The 2020 Statistical Report on Ultra-Orthodox Society in Israel found that over the last five years there has been a 38% increase in the number of ultra-Orthodox students in technological training tracks. The most in-demand subjects in academia are education and teaching, social sciences, and computer science.
Dr. Gilad Malach and Dr. Lee Cahaner, the Statistical Report editors:
"Many young members of the ultra-Orthodox community are discovering the value of academic education and high-quality technological training programs in finding employment. As a result, we see a trend in which growing numbers of young ultra-Orthodox men and women are choosing to pursue these tracks. We see a rapid growth in the numbers studying computer science (along with technological training), in addition to the growing numbers of students towards higher academic degrees. At the same time, we can point to a drop in the numbers studying law and business administration—fields in which the number of available jobs is limited.”
Ultra-Orthodox Family Life
Ultra-Orthodox Students in Technological Training Programs
Between 2014 and 2019, there was a 38% increase in the number of ultra-Orthodox students in technological training programs administered by the Government Institute for Technology and Science Training. This growth was mainly driven by ultra-Orthodox women students (44% increase), with more modest growth recorded among male students (26%).
In 2019, there were some 4,400 ultra-Orthodox students in technological training programs, making up 13% of the total number of students in these programs. Almost half of them (47%) were studying software engineering; 17% were studying architecture and interior design9; and 9% were studying civil engineering.
Analysis of the data by gender reveals that 70% of all students in technological training programs in Israel are men, but ultra-Orthodox men constitute only 5.5% of the total. By contrast, ultra-Orthodox women make up 30% of all women studying these subjects.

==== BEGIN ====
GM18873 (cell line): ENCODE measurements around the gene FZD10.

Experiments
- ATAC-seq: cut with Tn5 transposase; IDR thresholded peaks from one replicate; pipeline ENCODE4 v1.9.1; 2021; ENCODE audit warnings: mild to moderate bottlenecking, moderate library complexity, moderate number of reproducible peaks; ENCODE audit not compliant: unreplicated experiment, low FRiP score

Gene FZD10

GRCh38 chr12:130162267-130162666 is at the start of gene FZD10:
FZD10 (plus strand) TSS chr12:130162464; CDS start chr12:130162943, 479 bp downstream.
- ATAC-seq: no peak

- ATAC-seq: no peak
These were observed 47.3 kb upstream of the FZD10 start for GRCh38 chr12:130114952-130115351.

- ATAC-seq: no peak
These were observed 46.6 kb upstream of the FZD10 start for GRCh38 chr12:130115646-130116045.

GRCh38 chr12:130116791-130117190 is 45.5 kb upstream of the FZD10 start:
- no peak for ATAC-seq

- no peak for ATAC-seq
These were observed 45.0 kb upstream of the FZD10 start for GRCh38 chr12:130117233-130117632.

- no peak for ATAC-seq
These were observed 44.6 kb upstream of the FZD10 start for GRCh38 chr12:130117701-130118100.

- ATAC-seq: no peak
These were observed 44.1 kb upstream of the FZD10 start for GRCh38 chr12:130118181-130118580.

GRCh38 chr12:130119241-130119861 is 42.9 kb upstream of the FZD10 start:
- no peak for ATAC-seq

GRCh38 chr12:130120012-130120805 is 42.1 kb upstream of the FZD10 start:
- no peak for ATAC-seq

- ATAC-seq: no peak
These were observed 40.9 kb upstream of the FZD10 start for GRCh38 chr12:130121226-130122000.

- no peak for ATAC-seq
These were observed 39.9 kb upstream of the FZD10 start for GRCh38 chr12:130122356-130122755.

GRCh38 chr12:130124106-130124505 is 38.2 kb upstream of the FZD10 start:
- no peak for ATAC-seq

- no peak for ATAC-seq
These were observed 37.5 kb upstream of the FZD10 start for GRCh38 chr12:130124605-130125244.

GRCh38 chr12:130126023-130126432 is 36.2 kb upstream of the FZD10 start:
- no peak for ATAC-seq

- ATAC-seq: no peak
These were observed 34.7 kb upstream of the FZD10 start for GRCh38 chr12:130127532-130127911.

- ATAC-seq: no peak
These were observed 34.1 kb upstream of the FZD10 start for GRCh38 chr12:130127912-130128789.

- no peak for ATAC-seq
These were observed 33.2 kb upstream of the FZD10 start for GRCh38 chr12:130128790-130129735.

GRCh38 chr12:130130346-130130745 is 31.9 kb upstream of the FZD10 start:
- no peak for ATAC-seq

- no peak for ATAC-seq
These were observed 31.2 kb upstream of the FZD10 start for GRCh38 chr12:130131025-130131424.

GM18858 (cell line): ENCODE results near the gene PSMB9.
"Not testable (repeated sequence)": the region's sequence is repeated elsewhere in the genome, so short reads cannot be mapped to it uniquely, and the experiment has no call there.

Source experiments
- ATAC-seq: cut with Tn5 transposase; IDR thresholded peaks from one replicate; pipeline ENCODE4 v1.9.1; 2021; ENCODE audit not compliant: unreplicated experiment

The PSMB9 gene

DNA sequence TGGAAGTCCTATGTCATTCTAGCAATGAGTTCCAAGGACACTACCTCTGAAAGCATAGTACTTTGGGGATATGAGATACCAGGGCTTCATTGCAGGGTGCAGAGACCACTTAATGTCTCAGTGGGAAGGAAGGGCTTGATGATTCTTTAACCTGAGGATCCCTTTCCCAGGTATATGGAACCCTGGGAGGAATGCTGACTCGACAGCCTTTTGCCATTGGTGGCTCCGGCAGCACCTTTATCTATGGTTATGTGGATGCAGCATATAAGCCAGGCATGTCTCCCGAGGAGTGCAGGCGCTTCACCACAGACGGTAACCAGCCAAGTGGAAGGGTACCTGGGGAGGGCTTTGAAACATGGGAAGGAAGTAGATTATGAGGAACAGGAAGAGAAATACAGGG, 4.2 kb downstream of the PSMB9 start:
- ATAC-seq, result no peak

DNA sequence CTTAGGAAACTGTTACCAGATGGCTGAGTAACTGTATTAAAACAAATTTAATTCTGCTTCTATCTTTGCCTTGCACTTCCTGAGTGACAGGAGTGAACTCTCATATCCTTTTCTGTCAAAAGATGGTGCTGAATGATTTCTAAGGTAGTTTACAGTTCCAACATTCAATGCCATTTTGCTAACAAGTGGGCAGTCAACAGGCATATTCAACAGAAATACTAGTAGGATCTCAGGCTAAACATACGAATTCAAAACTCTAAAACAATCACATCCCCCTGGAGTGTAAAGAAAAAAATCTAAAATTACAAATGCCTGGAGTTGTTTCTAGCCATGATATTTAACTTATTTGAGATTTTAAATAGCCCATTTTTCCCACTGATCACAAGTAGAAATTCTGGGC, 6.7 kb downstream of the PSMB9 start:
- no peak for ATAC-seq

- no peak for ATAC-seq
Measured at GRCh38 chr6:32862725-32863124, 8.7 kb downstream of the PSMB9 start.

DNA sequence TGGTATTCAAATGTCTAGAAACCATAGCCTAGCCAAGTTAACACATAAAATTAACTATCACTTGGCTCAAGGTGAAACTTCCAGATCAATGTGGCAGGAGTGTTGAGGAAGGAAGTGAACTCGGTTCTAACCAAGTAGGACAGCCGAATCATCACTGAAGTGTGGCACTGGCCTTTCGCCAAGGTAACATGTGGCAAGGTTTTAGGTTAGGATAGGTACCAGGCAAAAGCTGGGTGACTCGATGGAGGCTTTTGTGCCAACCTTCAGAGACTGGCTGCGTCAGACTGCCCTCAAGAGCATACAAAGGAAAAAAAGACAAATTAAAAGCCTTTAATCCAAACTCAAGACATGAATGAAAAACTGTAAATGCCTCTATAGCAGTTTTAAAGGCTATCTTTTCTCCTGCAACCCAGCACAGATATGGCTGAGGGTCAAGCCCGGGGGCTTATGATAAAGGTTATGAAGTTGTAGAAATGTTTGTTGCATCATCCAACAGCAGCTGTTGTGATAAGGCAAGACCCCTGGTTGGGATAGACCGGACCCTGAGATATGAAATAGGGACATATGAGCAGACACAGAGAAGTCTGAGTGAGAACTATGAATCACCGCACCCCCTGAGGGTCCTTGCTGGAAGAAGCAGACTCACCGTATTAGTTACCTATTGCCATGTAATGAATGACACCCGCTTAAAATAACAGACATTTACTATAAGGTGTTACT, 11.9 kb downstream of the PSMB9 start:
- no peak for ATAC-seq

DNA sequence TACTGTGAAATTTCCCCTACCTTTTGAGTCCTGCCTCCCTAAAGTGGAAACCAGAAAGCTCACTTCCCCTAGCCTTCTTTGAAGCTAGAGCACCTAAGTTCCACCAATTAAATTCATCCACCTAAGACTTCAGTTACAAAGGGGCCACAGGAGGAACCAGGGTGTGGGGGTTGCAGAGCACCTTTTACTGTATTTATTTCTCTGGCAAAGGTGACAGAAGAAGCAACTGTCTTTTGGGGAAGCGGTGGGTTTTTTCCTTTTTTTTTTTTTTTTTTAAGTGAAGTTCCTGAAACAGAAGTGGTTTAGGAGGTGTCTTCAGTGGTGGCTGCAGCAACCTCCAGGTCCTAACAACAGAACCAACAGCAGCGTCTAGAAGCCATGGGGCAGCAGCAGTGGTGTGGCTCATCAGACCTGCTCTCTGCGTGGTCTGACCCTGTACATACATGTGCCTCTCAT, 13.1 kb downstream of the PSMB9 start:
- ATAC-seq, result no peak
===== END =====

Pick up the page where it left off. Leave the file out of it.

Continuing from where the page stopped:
Ultra-Orthodox men mainly study civil engineering (37%) or electrical engineering (21%), while 30% of them study in general technological training tracks; the latter—very rare among ultra-Orthodox women, since almost all of them study general technological subjects in seminars (post-secondary education institutions for ultra-Orthodox women). The most common subjects studied by ultra-Orthodox women are software engineering (65%) and architecture and interior design (21%).
Ultra-Orthodox Students in Higher Education
In 2018–2019, there were a total of approximately 13,100 ultra-Orthodox students in higher education institutions in Israel, representing 4% of the total student population. There is a clear female majority here as well, with women constituting 67.5% of all ultra-Orthodox students.
Over the last decade (2010–2019), there has been an almost three-fold increase in the number of ultra-Orthodox students (men and women) in programs leading towards an academic degree. In 2019–2020, following several years of stagnation, the number of ultra-Orthodox students rose again, by some 9–12 % among women and 3% among men.
The number of ultra-Orthodox students in advanced degree programs has risen even more dramatically, reaching 1,630—five times more than in 2010. In the 2019–2020 academic year alone, a 17% increase was recorded over the previous year.
What are they Studying?
The distribution of undergraduate subjects studied by ultra-Orthodox students is different from that for the general student population. Ultra-Orthodox students seem to prefer practical subjects that will make it possible to work within the ultra-Orthodox community, such as education and teaching (31% of ultra-Orthodox students, compared with 15% of the general student population), and paramedical subjects (10% versus 5% respectively), as well as subjects considered relatively easy in terms of acceptance requirements, such as business administration (10% of ultra-Orthodox students compared with 8.5% of the general student population).
At the same time, ultra-Orthodox students are also responding to changes in the labor market and in state regulation. Thus, the percentage among the ultra-Orthodox studying law, which was 12% in the 2015–2016 academic year, dropped to 5% in 2018–2019, as it did in the general population (5%). Similarly, the share of ultra-Orthodox students in business administration fell over the same period from 14% to 10%.
In parallel, during this period there was an increase in the proportion of ultra-Orthodox students studying social sciences (from 8% to 19.5%) and in the natural sciences and computer science (from 9% to 14%). As a result of these changes, the differences in the distribution of field of study among ultra-Orthodox and other students, is smaller than in the past.
Students in higher education undergraduate programs, by study subject and population group, 2018–2019 academic year (%)
Findings presented in the Statistical Report are based on data produced by the Central Bureau of Statistics, government ministries and agencies, and the National Insurance Institute.